Failed Shoulder Replacement: All is Not LostWith any new surgical procedure developed, there can be problems. In this case, we are talking about shoulder replacement surgery that fails due to fracture or bone loss. Treatment options are limited. Surgeons are looking for ways to change that.
In this study, surgeons from the Florida Orthopaedic Institute (Tampa) report on an expanded study they started several years ago. Patients in the first study (90 adults) received a reverse shoulder prosthesis. Twenty-five (25) of those patients were in this current study.
A reverse shoulder implant places a glenosphere (round ball component) where the shoulder socket used to be and a cup-shaped implant at the top of the humerus (upper arm bone). In the first study, this type of implant was used because the patients had a traditional shoulder replacement that failed. The pain and dysfunction were too great to just leave the original implant in place.
The 25 patients in the second study had additional problems to be solved. They had the reverse shoulder procedure as described, but ended up with bone loss at the top of the humerus. Major bone loss occurs when the first implant is removed. This in turn caused shoulder instability from deficiency of the rotator cuff (muscles that hold the shoulder in place). They had all tried conservative (nonoperative) care, but it didn't help.
So, the surgeons used a special allograft (bone graft donated from a bone bank) attached with cables to the proximal (upper area of the) humerus. That sounds simple enough. But the procedure requires the surgeon to measure how much bone loss is present in order to determine the size and shape of the bone graft needed. And just the right amount of tension must be created using the bone graft to restore correct orientation of the prosthesis stem inside the humerus.
The patients all had a deficient rotator cuff because of the bone loss. When bone loss extends past where the muscles normally attach, the muscles become weak and cannot contract normally. That complicates matters because without the muscles to provide tension, the biomechanics of the shoulder are altered and shoulder instability becomes a problem. The allograft helps because it can be placed in such a way as to also improve tension from the deltoid muscle in the upper arm. The result is a stable shoulder once again.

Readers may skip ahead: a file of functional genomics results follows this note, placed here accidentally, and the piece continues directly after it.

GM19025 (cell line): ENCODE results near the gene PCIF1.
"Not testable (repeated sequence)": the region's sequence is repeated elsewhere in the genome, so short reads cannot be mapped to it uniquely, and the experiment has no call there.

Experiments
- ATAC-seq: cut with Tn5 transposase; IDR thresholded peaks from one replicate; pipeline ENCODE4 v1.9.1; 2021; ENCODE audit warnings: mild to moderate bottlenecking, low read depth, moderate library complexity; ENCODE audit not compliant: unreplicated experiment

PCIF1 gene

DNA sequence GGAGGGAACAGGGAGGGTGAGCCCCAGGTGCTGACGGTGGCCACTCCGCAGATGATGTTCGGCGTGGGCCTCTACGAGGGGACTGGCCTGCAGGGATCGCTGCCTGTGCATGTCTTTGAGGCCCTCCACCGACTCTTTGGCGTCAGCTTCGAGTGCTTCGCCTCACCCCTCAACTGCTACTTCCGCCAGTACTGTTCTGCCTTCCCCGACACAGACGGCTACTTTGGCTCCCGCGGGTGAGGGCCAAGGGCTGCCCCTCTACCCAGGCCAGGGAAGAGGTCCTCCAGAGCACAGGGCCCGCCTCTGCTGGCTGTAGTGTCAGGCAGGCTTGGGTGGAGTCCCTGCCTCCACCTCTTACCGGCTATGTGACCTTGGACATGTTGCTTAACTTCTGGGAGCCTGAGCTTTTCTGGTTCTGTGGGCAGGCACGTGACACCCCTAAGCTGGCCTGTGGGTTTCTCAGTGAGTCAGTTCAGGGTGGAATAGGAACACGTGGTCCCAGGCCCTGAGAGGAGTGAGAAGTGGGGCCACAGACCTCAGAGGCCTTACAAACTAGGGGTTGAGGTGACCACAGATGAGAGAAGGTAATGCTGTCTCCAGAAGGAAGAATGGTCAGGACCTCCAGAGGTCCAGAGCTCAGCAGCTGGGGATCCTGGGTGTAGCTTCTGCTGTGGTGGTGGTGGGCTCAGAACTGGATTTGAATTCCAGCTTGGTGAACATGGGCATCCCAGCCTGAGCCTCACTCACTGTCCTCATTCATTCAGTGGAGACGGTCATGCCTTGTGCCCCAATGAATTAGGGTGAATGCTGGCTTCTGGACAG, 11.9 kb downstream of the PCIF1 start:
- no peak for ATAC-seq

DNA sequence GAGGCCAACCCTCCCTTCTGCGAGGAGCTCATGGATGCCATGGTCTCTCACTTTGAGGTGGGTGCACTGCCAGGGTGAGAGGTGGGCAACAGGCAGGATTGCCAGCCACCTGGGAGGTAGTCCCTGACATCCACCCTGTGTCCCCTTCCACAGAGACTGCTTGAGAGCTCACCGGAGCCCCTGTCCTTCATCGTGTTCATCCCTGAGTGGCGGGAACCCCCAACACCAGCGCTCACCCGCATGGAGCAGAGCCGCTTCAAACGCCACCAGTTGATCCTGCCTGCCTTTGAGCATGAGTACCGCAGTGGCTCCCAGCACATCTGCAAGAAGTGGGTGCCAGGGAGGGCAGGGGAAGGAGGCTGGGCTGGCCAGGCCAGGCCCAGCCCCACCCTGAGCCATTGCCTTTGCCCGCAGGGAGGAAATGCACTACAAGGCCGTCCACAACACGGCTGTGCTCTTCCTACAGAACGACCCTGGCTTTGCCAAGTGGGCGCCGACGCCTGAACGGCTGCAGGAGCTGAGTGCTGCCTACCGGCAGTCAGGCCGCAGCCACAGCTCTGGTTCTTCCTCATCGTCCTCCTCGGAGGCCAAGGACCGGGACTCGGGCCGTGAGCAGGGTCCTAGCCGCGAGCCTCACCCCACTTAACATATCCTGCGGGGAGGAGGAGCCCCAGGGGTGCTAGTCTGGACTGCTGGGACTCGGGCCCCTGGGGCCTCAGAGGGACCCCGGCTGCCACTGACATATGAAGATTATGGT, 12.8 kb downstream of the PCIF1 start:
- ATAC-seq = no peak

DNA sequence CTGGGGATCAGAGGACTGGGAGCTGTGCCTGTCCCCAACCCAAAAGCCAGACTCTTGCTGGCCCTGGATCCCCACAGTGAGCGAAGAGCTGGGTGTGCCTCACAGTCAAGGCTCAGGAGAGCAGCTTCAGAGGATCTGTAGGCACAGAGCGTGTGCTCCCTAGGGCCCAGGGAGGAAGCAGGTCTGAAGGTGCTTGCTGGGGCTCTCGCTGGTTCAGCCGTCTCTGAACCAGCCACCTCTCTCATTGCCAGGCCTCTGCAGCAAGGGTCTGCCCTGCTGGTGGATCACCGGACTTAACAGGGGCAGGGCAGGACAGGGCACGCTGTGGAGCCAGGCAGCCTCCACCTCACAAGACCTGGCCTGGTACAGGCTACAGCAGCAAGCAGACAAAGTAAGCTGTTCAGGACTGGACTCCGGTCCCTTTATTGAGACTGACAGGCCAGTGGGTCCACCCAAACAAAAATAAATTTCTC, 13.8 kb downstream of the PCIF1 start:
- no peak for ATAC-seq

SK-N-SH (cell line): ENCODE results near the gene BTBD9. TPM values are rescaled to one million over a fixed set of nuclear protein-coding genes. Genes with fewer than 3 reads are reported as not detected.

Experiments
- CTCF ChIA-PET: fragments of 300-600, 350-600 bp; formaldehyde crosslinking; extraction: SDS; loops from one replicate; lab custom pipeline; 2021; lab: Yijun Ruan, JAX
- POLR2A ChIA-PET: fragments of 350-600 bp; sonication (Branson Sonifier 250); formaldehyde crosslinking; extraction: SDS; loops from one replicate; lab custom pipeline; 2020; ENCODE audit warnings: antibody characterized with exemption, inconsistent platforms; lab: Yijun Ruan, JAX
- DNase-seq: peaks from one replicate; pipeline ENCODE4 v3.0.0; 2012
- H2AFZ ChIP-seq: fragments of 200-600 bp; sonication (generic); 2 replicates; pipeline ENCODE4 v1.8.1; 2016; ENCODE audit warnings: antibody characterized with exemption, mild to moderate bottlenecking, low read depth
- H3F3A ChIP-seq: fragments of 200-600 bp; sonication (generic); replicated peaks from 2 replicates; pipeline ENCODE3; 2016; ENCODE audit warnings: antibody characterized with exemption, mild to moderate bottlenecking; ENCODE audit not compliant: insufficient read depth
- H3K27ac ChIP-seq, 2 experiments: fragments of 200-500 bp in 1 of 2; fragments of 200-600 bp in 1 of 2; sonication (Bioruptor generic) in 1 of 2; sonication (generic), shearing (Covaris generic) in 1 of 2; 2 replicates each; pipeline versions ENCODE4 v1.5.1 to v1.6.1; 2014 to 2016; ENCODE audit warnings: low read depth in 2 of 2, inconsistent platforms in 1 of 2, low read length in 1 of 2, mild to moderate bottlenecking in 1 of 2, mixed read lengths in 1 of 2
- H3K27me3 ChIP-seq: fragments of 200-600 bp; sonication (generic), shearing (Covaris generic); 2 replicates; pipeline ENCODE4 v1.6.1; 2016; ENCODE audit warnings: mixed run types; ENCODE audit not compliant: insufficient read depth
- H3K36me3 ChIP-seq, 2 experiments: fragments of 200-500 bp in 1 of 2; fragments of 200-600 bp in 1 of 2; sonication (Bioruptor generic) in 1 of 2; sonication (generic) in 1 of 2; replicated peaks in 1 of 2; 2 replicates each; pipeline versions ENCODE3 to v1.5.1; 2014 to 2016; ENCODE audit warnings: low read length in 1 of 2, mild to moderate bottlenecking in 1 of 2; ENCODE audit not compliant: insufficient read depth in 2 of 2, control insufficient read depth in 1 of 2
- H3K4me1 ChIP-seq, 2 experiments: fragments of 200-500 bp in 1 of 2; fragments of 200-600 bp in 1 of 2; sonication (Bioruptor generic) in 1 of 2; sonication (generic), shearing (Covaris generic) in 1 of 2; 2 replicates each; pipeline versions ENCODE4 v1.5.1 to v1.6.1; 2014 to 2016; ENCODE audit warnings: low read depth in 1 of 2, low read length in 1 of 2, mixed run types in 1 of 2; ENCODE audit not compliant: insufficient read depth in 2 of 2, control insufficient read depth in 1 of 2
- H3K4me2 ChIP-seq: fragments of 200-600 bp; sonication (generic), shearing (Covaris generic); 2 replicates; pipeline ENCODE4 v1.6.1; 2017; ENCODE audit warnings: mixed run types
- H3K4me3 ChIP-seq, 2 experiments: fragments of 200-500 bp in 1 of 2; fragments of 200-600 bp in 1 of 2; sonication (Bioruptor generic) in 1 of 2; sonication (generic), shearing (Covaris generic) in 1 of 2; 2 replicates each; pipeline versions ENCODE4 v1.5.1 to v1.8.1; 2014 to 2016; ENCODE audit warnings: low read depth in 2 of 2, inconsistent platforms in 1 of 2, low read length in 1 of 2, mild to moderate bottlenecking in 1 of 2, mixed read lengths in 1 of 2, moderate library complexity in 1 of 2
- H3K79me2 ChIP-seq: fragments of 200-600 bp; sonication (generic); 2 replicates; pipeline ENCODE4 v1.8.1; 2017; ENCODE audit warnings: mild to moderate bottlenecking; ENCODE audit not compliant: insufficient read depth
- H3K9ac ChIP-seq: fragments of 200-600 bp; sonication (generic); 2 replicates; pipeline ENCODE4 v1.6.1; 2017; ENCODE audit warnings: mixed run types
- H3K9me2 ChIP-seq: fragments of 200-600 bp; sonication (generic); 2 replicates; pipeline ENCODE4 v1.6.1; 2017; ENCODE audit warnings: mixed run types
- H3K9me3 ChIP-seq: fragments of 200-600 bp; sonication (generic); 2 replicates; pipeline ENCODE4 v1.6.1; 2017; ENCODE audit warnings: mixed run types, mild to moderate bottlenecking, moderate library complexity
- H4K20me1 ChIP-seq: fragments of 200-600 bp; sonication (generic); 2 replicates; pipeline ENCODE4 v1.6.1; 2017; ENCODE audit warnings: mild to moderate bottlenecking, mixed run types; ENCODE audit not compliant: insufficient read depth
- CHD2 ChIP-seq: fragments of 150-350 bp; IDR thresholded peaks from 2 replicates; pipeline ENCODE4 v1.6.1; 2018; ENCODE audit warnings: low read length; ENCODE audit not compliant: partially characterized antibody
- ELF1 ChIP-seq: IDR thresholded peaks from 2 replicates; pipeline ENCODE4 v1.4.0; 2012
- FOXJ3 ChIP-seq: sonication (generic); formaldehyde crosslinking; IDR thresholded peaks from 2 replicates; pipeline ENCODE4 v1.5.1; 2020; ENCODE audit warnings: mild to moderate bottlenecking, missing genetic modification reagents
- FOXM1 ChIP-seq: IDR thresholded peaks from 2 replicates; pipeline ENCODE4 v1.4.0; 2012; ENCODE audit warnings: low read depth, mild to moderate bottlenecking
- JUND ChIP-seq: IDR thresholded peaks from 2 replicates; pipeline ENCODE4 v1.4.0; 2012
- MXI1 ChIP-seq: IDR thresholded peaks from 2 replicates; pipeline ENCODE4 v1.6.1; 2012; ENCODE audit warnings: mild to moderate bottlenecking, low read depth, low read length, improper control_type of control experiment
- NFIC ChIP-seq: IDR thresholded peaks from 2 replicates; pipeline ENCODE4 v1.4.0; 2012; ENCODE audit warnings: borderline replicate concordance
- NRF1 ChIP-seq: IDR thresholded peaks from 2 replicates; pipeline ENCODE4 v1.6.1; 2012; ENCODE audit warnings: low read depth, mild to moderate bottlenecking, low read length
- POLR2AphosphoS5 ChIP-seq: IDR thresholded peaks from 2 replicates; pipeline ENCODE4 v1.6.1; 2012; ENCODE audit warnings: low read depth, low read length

The authors provide X-rays and photos to help guide the surgeon in understanding the procedure. Special X-ray views (e.g., Y lateral, rotation Grashey films) were used to see how much bone loss was present and to look for loosening of the implant stem inside the humerus. Subluxation (partial dislocation) of the humeral head was graded from zero (no subluxation) to three (more than 50 per cent subluxed).
Results of this restorative revision surgery were measured using X-rays, patient report of pain, shoulder range-of-motion, and function. Final X-rays taken in the study were used to look for subluxation, broken hardware, or loosening of any of the component parts.
They were also able to assess how well the graft had been incorporated using the same follow-up X-rays. They could tell the graft had taken or become one with the host bone when the junction line between the host and the graft was no longer visible. Loss of graft bone (called resorption) could be measured by comparing X-rays taken right after surgery (with the implant newly installed) with X-rays taken later during the follow-up period.
The procedure was successful for three-fourths of the group. They were satisfied with the results and rated their improved motion and function as good-to-excellent. Videos and range-of-motion measurements taken of the patients before and after the revision surgery confirmed the patients' reports of improvements.
The remaining patients had complications such as infection, dislocation, fracture, and instability. Some could be treated conservatively, while others required another revision surgery. Each patient was treated individually according to the problem present and with the best treatment option available at the time.
The authors conclude that when a reverse shoulder procedure is done after a failed shoulder replacement and bone loss results, all is not lost. The allograft-prosthesis approach described in this study can save the joint, reduce pain, and preserve function. This type of shoulder reconstruction requires considerable experience on the part of the orthopedic surgeon.
Although the results of this study show promise for this salvage technique, it remains to be seen how it holds up in the long-run. The patients will be followed and long-term results reported sometime later.
Ariel Chacon, MD, et al. Revision Arthroplasty with Use of a Reverse Shoulder Prosthesis-Allograft Composite. In The Journal of Bone & Joint Surgery. January 2009. Vol. 91A. No. 1. Pp. 119-127.
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